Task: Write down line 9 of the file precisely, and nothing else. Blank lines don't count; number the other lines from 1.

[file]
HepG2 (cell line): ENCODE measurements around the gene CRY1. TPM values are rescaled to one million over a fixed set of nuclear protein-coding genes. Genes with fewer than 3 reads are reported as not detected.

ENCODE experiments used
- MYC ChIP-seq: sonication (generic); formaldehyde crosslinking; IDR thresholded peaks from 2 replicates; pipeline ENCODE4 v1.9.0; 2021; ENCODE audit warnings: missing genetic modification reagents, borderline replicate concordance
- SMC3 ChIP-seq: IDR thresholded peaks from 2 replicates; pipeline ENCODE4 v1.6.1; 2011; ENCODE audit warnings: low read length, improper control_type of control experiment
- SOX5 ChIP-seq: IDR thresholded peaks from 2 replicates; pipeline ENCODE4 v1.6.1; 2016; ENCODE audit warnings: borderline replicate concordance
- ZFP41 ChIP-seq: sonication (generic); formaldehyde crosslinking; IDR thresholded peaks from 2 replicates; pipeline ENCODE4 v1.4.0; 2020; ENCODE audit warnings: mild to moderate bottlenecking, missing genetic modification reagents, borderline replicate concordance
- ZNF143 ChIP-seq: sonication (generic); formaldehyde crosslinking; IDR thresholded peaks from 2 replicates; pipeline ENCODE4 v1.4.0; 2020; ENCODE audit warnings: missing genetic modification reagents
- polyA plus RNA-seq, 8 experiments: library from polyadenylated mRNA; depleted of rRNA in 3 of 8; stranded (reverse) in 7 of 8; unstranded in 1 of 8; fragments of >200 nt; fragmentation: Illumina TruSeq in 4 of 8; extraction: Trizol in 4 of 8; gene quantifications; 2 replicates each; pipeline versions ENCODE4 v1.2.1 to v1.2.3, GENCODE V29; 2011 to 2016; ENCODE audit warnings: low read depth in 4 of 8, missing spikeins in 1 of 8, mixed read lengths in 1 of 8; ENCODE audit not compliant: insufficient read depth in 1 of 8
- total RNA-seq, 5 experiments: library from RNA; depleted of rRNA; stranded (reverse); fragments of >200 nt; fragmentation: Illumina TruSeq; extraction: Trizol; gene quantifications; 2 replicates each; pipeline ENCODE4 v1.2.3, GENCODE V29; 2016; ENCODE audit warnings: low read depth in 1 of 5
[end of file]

- total RNA-seq, 5 experiments: library from RNA; depleted of rRNA; stranded (reverse); fragments of >200 nt; fragmentation: Illumina TruSeq; extraction: Trizol; gene quantifications; 2 replicates each; pipeline ENCODE4 v1.2.3, GENCODE V29; 2016; ENCODE audit warnings: low read depth in 1 of 5